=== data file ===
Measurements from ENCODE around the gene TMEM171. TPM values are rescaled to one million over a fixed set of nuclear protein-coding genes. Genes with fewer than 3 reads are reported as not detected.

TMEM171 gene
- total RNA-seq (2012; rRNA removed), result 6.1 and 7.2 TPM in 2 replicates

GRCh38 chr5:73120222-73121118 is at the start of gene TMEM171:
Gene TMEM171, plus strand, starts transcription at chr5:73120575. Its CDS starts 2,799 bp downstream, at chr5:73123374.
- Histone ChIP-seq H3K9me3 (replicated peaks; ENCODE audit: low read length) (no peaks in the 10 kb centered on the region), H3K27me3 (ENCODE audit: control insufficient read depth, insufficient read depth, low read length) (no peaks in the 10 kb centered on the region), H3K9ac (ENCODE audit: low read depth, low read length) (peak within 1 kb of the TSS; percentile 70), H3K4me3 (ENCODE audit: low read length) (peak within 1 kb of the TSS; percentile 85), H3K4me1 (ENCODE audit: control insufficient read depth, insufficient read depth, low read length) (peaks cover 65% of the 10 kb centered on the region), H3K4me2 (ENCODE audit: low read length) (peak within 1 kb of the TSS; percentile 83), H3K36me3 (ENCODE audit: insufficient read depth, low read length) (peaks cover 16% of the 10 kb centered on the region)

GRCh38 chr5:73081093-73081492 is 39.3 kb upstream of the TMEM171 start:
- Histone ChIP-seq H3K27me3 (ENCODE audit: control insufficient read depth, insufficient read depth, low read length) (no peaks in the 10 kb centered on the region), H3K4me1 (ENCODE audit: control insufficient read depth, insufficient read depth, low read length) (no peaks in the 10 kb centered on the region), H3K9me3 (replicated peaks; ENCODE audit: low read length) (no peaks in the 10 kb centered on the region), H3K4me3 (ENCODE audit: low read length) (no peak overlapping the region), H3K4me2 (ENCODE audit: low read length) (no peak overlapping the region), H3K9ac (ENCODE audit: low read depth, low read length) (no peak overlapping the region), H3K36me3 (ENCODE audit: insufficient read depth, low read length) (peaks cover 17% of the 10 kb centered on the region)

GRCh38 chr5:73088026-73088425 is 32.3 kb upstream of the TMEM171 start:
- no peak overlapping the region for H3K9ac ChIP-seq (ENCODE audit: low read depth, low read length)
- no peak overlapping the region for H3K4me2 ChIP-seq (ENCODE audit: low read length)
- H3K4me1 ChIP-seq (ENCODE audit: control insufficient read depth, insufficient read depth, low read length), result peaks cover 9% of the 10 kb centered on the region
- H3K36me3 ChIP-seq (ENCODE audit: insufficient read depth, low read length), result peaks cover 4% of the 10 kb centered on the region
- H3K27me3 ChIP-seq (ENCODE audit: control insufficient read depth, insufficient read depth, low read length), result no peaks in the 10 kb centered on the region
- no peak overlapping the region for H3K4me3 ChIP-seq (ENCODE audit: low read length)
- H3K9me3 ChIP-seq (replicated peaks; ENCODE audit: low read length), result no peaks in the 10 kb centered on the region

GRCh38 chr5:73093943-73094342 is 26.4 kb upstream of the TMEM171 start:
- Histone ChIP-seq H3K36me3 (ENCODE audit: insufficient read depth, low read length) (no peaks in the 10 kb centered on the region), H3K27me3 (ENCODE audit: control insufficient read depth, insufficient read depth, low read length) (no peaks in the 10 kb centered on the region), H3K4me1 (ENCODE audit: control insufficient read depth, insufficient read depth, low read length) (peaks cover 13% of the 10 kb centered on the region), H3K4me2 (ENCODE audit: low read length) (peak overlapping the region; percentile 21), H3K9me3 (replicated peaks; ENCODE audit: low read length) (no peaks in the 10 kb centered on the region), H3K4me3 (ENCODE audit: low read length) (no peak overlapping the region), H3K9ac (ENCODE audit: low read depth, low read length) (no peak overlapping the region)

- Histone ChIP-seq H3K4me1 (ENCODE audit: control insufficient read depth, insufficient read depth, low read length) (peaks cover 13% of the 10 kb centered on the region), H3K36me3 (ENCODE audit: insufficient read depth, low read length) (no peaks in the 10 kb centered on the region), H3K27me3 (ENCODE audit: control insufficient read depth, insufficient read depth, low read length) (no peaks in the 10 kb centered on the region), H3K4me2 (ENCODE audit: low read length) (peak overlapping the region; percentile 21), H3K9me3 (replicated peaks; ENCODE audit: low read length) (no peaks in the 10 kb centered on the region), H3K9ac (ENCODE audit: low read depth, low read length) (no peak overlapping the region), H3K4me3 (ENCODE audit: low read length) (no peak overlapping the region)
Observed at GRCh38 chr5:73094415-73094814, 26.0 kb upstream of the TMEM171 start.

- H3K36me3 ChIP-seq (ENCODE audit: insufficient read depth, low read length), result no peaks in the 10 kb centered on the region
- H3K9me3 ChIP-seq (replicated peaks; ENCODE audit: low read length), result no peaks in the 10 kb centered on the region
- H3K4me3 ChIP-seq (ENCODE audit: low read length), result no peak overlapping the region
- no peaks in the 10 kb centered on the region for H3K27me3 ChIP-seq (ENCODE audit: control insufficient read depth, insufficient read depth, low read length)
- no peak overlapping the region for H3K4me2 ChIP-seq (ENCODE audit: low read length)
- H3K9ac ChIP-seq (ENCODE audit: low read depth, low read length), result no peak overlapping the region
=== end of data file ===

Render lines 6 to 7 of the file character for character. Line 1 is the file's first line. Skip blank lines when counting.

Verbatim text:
- Histone ChIP-seq H3K9me3 (replicated peaks; ENCODE audit: low read length) (no peaks in the 10 kb centered on the region), H3K27me3 (ENCODE audit: control insufficient read depth, insufficient read depth, low read length) (no peaks in the 10 kb centered on the region), H3K9ac (ENCODE audit: low read depth, low read length) (peak within 1 kb of the TSS; percentile 70), H3K4me3 (ENCODE audit: low read length) (peak within 1 kb of the TSS; percentile 85), H3K4me1 (ENCODE audit: control insufficient read depth, insufficient read depth, low read length) (peaks cover 65% of the 10 kb centered on the region), H3K4me2 (ENCODE audit: low read length) (peak within 1 kb of the TSS; percentile 83), H3K36me3 (ENCODE audit: insufficient read depth, low read length) (peaks cover 16% of the 10 kb centered on the region)

GRCh38 chr5:73081093-73081492 is 39.3 kb upstream of the TMEM171 start: